MONTREAL – After city guides announced on Monday that they would ensure an independent review of a violent incident at a subway station this weekend, the Montreal transit agency made it clear what it would be.
The STM has already carried out a preliminary investigation, the agency wrote in a statement. A lawyer, Marco Gaggino, has now been asked to review these preliminary results.
The STM has so far found that transit officers followed their training on the use of force in a videotaped incident in which two of them stuck a woman to the ground after she dodged and tried to leave the scene and an officer appears to hit her in the head.
The agency said that during the altercation, the woman bit the police officer hard enough to break her skin. Her friends told CTV they needed a hospital visit after the incident. She hasn’t spoken to the media yet.
“The preliminary results of the internal investigation, including an examination of the various videotapes available, show that the inspectors’ intervention followed the rules for the use of force taught at the Quebec National Police Academy,” the STM board wrote in one Explanation.
“The STM has asked Mr. Gaggino to review the analysis and is open to welcome and implement any resulting recommendations.”
The STM described Gaggino in its Tuesday publication as a “lawyer specializing in police ethics” and said he would provide independent oversight.
Documents available online show that Gaggino has previously represented the Quebec Police Department on multiple occasions, including for the Quebec Mounted Police Association on a labor matter and for a provincial police group called ADPQ when they were granted the status of participant on the Viens Commission Investigation of the indigenous people wished experience in Quebec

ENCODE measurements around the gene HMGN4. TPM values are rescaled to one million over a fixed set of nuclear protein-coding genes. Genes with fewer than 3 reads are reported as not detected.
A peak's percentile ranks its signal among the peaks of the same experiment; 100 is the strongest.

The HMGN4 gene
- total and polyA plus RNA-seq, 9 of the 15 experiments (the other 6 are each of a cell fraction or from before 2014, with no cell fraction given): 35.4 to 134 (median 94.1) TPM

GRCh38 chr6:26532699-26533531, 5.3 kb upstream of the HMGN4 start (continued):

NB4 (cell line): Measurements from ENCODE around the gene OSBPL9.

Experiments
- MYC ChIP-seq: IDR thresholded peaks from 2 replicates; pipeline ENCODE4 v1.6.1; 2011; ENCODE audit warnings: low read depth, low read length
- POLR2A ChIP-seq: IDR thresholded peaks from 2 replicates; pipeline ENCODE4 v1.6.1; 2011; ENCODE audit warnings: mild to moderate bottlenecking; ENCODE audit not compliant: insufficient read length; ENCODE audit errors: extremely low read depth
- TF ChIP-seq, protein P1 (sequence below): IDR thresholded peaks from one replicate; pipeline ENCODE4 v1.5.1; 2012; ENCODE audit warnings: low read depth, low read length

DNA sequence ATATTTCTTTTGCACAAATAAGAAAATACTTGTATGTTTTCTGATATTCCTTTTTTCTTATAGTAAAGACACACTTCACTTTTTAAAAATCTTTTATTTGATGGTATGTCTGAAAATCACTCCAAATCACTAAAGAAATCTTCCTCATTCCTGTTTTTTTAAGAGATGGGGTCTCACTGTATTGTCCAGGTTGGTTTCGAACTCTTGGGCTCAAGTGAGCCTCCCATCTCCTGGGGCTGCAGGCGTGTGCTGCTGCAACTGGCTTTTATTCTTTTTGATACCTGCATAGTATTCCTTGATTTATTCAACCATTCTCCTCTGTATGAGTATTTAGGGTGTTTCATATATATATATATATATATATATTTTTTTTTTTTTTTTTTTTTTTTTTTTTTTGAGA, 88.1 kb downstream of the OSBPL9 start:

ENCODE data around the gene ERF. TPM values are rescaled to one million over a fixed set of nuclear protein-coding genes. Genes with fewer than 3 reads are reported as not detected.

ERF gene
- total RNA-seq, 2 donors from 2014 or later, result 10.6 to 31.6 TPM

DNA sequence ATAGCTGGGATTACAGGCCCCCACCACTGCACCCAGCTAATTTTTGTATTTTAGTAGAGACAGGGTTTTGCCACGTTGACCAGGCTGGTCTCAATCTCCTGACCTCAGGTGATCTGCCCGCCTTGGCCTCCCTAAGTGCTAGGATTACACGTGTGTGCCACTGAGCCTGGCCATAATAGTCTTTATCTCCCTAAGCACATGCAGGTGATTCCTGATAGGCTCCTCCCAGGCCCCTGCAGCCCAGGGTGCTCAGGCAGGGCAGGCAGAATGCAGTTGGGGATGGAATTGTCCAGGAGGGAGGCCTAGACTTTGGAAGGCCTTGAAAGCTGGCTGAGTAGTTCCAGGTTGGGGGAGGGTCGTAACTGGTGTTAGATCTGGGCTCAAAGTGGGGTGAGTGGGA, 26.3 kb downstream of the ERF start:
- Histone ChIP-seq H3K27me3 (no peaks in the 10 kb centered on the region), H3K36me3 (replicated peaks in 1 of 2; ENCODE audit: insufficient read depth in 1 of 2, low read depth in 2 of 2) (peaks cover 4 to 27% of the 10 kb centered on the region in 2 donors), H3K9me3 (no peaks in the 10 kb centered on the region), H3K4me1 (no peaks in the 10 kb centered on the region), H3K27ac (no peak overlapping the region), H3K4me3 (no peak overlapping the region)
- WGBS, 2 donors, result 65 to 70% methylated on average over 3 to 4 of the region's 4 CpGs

Gaggino has not yet responded to a request for comment on his training in police ethics or his proposed approach to the exam.
The STM states that it has not commented further on the process at this time and has not provided a schedule for conducting the audit.
A Montreal city spokesman said the decision to hire Gaggino was what she intended to do, even though it wasn’t her own choice.
“It is a decision by the STM Board of Directors that is in line with our orientations and expectations of having a more neutral process while we wait for that [provincial police watchdog agency] Having jurisdiction, “said spokeswoman Catherine Cadotte.
She was referring to the fact that the Montreal transit inspectors will be given a new, more official “constable” status in July, giving them more authority and more control.
As with the regular Quebec police force, their actions can be investigated by the police ethics committee and the BEI, which automatically determines if someone is injured or killed in connection with police operations.
The STM board said in its statement that it knows the footage captured that weekend is widespread and has compromised people’s confidence in the transit system.
“I realize what happened can seem shocking,” said Philippe Schnobb, chairman of the STM board, the statement said.
“We read, hear and see what is said and posted, and we know that the relationship between us and our customers has been shaken by the content of the video.”
As a public transport company, maintaining customer trust is “essential, which is why we bring in an independent outside expert,” he said.
While the board said the officials have not yet stepped out of their training, the director general of the transit network said he wanted to look into how such incidents can be avoided from now on.
“Our inspectors have a complex job,” said Luc Tremblay, the general manager. “I want us to look at what led to this intervention and what could be done to reduce the need for such an approach in the future.”
The statement also stated that the change in special police status in July will also improve the training of transit officers.